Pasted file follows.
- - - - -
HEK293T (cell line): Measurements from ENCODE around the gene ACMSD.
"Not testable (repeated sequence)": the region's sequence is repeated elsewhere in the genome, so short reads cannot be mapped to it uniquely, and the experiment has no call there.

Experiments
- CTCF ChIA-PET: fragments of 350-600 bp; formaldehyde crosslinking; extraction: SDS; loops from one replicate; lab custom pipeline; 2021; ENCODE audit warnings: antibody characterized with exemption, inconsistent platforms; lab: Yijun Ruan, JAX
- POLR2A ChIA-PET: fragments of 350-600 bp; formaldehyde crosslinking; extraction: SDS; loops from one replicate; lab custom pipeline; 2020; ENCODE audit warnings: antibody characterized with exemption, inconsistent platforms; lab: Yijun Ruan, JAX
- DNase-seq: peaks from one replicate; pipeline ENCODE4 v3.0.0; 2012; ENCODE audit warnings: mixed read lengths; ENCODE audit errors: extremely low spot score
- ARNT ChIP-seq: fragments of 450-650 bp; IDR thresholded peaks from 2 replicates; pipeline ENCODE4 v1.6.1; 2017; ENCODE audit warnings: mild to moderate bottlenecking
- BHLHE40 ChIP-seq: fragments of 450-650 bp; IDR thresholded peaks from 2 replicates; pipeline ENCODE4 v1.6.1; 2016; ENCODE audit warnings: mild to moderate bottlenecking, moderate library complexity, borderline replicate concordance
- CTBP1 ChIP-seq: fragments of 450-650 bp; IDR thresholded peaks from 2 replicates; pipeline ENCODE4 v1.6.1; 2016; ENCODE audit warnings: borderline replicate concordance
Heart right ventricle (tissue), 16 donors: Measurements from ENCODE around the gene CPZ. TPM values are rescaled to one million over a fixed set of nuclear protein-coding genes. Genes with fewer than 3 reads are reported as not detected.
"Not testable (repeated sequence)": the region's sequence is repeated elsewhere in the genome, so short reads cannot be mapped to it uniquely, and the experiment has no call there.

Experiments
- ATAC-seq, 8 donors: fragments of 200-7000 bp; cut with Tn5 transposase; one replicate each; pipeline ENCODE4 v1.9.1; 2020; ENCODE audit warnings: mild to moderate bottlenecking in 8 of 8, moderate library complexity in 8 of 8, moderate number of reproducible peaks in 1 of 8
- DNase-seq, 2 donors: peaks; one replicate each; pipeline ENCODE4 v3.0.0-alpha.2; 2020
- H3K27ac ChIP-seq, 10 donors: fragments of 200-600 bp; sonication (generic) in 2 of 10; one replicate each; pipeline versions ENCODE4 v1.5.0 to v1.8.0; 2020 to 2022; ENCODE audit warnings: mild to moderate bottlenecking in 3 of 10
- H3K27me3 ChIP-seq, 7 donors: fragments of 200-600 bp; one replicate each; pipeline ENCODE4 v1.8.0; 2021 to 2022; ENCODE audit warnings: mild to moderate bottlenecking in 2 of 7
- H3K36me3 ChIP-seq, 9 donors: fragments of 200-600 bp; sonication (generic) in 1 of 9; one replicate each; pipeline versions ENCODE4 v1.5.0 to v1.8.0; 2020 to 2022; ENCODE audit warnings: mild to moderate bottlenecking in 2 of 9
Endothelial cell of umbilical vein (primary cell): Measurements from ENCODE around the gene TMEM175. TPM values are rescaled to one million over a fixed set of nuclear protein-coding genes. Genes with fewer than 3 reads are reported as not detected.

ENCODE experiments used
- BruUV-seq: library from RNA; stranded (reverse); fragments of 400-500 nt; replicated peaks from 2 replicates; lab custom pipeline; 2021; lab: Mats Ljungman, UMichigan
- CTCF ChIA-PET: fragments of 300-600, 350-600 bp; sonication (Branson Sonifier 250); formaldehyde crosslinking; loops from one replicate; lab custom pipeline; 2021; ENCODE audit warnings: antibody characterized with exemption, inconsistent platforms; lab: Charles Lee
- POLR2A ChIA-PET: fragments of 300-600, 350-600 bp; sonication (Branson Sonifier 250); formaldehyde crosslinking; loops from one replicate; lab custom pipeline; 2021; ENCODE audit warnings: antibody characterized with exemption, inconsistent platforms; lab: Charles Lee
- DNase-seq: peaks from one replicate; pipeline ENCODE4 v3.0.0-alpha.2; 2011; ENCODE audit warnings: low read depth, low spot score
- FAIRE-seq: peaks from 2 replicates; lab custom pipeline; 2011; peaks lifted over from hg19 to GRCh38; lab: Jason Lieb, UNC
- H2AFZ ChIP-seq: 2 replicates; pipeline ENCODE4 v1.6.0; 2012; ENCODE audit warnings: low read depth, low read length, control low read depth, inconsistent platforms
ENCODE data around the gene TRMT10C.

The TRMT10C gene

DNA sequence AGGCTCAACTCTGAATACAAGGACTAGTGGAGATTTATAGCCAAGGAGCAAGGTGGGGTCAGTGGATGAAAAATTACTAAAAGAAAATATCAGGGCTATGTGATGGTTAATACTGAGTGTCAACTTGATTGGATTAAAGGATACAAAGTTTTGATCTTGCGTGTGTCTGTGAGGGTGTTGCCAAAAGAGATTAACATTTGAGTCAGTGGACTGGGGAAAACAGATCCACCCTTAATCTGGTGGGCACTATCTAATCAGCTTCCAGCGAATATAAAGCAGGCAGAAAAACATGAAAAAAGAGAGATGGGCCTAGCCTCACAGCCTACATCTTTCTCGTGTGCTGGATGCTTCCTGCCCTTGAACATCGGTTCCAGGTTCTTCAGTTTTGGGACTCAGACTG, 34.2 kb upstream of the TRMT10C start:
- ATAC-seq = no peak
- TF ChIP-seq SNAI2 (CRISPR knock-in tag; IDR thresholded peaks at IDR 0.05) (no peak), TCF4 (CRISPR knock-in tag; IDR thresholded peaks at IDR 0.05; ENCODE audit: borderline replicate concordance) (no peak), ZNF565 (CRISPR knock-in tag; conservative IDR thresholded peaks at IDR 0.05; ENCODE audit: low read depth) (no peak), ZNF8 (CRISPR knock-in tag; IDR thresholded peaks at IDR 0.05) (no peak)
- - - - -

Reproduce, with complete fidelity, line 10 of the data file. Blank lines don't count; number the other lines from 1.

Heart right ventricle (tissue), 16 donors: Measurements from ENCODE around the gene CPZ. TPM values are rescaled to one million over a fixed set of nuclear protein-coding genes. Genes with fewer than 3 reads are reported as not detected.